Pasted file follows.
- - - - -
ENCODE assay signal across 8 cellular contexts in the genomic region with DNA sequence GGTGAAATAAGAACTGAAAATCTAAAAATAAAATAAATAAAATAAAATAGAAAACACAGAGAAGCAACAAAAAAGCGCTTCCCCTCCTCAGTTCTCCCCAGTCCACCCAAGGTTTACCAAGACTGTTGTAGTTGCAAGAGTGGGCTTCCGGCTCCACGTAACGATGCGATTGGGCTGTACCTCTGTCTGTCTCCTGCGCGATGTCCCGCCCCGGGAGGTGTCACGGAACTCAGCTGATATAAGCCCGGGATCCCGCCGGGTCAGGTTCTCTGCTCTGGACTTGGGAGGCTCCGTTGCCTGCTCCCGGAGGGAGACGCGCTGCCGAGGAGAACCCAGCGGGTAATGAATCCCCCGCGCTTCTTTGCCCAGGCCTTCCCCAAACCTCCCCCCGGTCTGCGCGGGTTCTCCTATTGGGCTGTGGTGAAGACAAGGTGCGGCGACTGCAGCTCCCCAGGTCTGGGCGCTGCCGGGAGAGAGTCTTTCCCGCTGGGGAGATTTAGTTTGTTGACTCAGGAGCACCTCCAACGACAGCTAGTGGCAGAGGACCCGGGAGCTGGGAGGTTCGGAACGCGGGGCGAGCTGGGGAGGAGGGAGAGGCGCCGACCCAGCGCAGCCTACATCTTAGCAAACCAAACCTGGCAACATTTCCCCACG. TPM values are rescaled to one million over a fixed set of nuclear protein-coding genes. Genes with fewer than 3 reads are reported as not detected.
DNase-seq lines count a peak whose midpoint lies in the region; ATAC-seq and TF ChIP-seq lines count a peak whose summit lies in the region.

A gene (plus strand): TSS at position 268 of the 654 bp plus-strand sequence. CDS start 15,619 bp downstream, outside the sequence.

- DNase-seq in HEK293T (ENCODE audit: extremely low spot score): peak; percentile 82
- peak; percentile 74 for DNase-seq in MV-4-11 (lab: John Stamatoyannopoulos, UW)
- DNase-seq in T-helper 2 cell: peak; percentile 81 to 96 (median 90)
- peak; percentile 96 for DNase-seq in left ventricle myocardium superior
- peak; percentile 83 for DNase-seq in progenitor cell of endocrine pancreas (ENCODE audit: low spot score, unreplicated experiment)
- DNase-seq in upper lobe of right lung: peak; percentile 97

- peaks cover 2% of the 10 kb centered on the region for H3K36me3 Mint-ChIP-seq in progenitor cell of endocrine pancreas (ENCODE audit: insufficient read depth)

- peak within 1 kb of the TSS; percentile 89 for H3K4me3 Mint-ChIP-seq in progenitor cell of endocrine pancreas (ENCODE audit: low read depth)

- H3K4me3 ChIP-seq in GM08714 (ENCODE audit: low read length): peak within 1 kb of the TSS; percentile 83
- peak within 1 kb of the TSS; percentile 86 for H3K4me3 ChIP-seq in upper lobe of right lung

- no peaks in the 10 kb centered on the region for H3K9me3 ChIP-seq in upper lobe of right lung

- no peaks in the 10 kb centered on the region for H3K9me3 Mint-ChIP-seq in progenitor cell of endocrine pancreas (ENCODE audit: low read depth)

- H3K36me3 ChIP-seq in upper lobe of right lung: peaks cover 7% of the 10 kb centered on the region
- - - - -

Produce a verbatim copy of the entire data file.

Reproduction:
ENCODE assay signal across 8 cellular contexts in the genomic region with DNA sequence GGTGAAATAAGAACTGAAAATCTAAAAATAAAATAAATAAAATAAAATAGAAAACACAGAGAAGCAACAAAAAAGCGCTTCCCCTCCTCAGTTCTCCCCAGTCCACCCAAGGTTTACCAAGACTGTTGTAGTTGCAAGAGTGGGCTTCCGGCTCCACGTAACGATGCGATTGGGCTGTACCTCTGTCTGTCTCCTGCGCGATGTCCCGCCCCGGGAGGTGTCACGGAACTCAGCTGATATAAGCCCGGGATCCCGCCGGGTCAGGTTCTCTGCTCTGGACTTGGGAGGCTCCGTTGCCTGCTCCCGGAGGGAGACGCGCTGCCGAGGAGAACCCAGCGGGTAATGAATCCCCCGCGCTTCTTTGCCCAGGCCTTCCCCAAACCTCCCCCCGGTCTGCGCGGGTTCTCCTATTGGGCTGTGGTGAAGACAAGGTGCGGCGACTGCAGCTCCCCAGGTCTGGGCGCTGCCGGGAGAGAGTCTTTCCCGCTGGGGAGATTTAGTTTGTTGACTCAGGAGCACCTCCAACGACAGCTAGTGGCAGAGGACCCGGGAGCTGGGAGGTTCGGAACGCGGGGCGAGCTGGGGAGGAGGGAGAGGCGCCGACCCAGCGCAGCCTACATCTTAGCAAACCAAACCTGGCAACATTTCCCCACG. TPM values are rescaled to one million over a fixed set of nuclear protein-coding genes. Genes with fewer than 3 reads are reported as not detected.
DNase-seq lines count a peak whose midpoint lies in the region; ATAC-seq and TF ChIP-seq lines count a peak whose summit lies in the region.

A gene (plus strand): TSS at position 268 of the 654 bp plus-strand sequence. CDS start 15,619 bp downstream, outside the sequence.

- DNase-seq in HEK293T (ENCODE audit: extremely low spot score): peak; percentile 82
- peak; percentile 74 for DNase-seq in MV-4-11 (lab: John Stamatoyannopoulos, UW)
- DNase-seq in T-helper 2 cell: peak; percentile 81 to 96 (median 90)
- peak; percentile 96 for DNase-seq in left ventricle myocardium superior
- peak; percentile 83 for DNase-seq in progenitor cell of endocrine pancreas (ENCODE audit: low spot score, unreplicated experiment)
- DNase-seq in upper lobe of right lung: peak; percentile 97

- peaks cover 2% of the 10 kb centered on the region for H3K36me3 Mint-ChIP-seq in progenitor cell of endocrine pancreas (ENCODE audit: insufficient read depth)

- peak within 1 kb of the TSS; percentile 89 for H3K4me3 Mint-ChIP-seq in progenitor cell of endocrine pancreas (ENCODE audit: low read depth)

- H3K4me3 ChIP-seq in GM08714 (ENCODE audit: low read length): peak within 1 kb of the TSS; percentile 83
- peak within 1 kb of the TSS; percentile 86 for H3K4me3 ChIP-seq in upper lobe of right lung

- no peaks in the 10 kb centered on the region for H3K9me3 ChIP-seq in upper lobe of right lung

- no peaks in the 10 kb centered on the region for H3K9me3 Mint-ChIP-seq in progenitor cell of endocrine pancreas (ENCODE audit: low read depth)

- H3K36me3 ChIP-seq in upper lobe of right lung: peaks cover 7% of the 10 kb centered on the region